Great Ormond street was a turning point for us, Adam and I hadn’t spoken to each other much about our worries and we finally sat down to chat over a Pizza Express before our appointment, having just found the hospital. It was a strange feeling- is our child really sick? Why are we at Great Ormond? (We’ve only ever seen this on the TV!) I asked Adam what he was believing for at our appointment- he was hoping we would be told this was the least threatening type of CMN, I thought he was naive and unprepared for the worst. I had resolved myself to know that God was good and sovereign no matter what, but whilst we are usually an optimistic couple we were feeling fearful.
Dr Kinsler was so comfortable with CMN, she didn’t feed into the fear, infact she took one look at Elijah and said “well, he’s doing well isn’t he?” She went on to say that his was one of the least threatening types.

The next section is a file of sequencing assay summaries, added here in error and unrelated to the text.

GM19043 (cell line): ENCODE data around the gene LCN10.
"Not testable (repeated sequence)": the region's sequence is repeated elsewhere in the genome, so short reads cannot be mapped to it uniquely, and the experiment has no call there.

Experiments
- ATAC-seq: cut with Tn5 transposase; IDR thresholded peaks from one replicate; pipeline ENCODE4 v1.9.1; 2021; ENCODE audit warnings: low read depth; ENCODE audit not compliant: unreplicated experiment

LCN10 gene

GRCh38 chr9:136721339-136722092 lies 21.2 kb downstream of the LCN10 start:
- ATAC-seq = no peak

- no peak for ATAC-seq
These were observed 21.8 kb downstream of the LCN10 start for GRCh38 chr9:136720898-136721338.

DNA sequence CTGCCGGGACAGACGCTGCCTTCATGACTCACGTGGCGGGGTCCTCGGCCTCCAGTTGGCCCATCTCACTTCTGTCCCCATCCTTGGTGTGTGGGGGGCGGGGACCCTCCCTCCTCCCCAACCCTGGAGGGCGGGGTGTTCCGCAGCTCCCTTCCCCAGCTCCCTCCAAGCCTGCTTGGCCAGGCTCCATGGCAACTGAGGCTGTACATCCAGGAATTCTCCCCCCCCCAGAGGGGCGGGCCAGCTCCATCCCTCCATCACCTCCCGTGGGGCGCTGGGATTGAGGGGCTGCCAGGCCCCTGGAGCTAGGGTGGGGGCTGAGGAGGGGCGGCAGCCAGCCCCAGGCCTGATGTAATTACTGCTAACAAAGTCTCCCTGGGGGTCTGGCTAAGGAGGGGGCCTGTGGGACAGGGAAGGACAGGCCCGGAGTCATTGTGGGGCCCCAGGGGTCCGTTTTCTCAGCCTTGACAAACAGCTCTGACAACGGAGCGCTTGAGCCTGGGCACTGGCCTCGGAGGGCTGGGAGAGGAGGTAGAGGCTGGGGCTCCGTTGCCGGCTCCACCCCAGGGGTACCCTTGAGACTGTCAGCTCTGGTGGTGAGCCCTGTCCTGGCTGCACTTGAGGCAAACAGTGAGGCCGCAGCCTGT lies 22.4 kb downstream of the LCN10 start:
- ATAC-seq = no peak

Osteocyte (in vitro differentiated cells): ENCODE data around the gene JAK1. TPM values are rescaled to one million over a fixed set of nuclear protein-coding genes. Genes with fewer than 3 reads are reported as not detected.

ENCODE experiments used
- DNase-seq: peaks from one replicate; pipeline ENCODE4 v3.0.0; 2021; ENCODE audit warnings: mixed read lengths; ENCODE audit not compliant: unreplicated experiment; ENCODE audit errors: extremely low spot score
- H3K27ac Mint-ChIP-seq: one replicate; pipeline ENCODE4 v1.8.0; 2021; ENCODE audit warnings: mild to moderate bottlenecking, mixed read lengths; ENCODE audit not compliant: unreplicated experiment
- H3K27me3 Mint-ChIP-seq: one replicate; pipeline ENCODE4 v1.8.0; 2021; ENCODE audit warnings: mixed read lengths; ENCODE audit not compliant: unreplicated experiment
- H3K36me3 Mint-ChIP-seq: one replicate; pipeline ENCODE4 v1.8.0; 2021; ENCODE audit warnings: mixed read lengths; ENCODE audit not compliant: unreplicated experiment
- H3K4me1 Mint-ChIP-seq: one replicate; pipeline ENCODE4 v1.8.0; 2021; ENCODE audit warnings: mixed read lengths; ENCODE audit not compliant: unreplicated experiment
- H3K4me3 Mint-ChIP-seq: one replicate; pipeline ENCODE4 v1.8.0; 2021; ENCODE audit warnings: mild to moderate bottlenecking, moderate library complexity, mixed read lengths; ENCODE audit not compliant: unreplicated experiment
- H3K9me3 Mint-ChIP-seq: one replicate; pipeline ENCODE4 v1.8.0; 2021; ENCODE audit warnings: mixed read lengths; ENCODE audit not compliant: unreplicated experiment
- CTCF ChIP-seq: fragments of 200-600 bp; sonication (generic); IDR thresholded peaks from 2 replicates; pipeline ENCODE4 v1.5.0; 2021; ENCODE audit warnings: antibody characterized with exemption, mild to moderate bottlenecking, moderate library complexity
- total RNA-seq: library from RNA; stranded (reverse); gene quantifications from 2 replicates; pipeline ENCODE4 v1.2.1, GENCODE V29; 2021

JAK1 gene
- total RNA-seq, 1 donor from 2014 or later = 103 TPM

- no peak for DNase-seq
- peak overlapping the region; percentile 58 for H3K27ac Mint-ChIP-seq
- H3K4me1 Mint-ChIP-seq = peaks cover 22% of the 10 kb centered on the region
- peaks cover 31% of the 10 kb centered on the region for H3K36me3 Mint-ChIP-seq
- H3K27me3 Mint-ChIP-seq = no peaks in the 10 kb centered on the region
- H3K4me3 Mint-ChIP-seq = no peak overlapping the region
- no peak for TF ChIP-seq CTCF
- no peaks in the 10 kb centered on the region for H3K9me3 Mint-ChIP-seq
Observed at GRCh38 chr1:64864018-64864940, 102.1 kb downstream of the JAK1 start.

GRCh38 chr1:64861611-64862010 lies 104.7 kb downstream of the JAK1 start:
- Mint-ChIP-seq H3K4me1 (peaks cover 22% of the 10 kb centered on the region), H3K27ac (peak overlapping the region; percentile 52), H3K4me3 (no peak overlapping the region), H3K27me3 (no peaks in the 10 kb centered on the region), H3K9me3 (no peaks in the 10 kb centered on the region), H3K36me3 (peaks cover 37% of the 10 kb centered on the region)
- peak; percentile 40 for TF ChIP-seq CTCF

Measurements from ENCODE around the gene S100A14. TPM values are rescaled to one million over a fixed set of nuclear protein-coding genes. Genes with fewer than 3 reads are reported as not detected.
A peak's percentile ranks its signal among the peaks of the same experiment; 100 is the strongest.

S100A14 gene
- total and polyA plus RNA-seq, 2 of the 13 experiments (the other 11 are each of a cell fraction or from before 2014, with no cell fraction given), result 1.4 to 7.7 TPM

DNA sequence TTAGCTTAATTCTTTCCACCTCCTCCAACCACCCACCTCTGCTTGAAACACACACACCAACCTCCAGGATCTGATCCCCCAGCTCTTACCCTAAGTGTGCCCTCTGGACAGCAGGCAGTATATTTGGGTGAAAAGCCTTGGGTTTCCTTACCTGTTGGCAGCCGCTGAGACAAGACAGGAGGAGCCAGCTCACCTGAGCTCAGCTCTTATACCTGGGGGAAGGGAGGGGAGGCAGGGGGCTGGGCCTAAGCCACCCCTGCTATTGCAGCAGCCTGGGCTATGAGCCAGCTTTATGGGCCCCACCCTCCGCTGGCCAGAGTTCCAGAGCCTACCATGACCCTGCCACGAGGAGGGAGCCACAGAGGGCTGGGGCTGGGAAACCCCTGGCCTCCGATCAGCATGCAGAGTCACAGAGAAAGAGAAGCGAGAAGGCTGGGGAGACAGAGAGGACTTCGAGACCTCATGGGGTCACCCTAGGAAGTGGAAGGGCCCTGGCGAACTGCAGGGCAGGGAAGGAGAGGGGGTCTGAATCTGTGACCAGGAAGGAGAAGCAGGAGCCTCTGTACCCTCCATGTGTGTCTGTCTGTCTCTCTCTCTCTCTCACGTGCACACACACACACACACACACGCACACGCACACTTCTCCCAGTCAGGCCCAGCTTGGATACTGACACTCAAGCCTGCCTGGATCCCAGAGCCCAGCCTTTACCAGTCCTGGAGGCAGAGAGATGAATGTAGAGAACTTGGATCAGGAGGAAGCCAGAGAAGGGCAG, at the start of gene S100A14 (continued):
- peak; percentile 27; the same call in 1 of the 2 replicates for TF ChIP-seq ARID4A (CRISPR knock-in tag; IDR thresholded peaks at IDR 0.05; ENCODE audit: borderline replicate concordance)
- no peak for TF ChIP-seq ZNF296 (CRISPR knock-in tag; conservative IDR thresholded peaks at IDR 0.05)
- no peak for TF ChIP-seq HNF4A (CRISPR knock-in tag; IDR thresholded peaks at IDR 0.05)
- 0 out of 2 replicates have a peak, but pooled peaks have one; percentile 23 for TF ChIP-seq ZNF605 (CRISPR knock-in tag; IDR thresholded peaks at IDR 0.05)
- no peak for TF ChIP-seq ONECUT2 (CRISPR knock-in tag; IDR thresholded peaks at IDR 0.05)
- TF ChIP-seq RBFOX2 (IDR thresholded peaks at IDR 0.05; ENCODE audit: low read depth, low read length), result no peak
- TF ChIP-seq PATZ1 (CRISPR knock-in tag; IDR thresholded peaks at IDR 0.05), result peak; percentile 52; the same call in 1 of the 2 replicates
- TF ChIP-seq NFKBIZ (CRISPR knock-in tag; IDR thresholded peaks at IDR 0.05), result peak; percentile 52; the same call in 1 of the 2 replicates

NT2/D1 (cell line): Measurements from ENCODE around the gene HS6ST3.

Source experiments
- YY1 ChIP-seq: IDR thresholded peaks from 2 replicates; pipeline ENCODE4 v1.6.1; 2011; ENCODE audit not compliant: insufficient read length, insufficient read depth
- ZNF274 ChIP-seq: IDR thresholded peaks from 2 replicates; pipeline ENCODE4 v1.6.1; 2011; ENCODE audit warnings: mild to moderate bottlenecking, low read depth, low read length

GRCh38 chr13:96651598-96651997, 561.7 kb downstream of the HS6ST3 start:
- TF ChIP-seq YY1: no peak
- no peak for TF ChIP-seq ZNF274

We’ve had no complications with Elijah so far, other than his head cutting and dry skin on his scalp. Adam asked about sports in the future, would Elijah be able to play hockey or rugby? Dr Kinsler reassured us not to limit anything for Elijah unless we found that something led to lots of cuts and then we might want to adjust it! We came home feeling like Elijah was finally ours, we felt in control, and we realised we probably hadn’t completely bonded with him out of fear of losing him.
When you are faced with a rare condition like this, you take in every single word a health professional says as you’re searching for knowledge and security. Having met Dr Kinsler we feel so much more equipped- we know we have the best knowledge, we are now the experts with other doctors and dermatologists at Elijah’s appointments and we have been fortunate enough to be surrounded by medical professionals who have been honest enough to say they “don’t know” and are willing to learn from us!